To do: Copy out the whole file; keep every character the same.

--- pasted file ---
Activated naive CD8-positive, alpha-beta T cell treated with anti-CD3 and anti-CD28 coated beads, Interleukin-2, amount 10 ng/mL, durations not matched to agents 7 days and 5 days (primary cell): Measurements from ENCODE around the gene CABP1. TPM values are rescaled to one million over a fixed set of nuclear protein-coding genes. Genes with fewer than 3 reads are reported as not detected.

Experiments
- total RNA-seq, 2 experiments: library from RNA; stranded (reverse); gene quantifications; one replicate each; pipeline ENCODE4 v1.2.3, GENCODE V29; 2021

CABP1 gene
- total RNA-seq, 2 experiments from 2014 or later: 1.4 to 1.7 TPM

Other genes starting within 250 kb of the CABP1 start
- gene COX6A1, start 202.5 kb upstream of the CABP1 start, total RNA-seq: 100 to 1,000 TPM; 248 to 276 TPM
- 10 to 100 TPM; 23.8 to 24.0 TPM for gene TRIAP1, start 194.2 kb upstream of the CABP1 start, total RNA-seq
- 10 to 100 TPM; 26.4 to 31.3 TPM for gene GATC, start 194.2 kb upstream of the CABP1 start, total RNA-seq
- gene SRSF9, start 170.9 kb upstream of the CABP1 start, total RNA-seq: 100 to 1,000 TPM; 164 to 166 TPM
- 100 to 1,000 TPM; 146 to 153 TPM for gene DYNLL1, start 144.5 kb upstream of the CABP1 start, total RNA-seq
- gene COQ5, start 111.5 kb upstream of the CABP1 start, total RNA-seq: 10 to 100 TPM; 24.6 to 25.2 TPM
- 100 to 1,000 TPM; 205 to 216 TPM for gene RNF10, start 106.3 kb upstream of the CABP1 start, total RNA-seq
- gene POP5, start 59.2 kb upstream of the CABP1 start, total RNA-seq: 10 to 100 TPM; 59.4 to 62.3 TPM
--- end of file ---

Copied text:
Activated naive CD8-positive, alpha-beta T cell treated with anti-CD3 and anti-CD28 coated beads, Interleukin-2, amount 10 ng/mL, durations not matched to agents 7 days and 5 days (primary cell): Measurements from ENCODE around the gene CABP1. TPM values are rescaled to one million over a fixed set of nuclear protein-coding genes. Genes with fewer than 3 reads are reported as not detected.

Experiments
- total RNA-seq, 2 experiments: library from RNA; stranded (reverse); gene quantifications; one replicate each; pipeline ENCODE4 v1.2.3, GENCODE V29; 2021

CABP1 gene
- total RNA-seq, 2 experiments from 2014 or later: 1.4 to 1.7 TPM

Other genes starting within 250 kb of the CABP1 start
- gene COX6A1, start 202.5 kb upstream of the CABP1 start, total RNA-seq: 100 to 1,000 TPM; 248 to 276 TPM
- 10 to 100 TPM; 23.8 to 24.0 TPM for gene TRIAP1, start 194.2 kb upstream of the CABP1 start, total RNA-seq
- 10 to 100 TPM; 26.4 to 31.3 TPM for gene GATC, start 194.2 kb upstream of the CABP1 start, total RNA-seq
- gene SRSF9, start 170.9 kb upstream of the CABP1 start, total RNA-seq: 100 to 1,000 TPM; 164 to 166 TPM
- 100 to 1,000 TPM; 146 to 153 TPM for gene DYNLL1, start 144.5 kb upstream of the CABP1 start, total RNA-seq
- gene COQ5, start 111.5 kb upstream of the CABP1 start, total RNA-seq: 10 to 100 TPM; 24.6 to 25.2 TPM
- 100 to 1,000 TPM; 205 to 216 TPM for gene RNF10, start 106.3 kb upstream of the CABP1 start, total RNA-seq
- gene POP5, start 59.2 kb upstream of the CABP1 start, total RNA-seq: 10 to 100 TPM; 59.4 to 62.3 TPM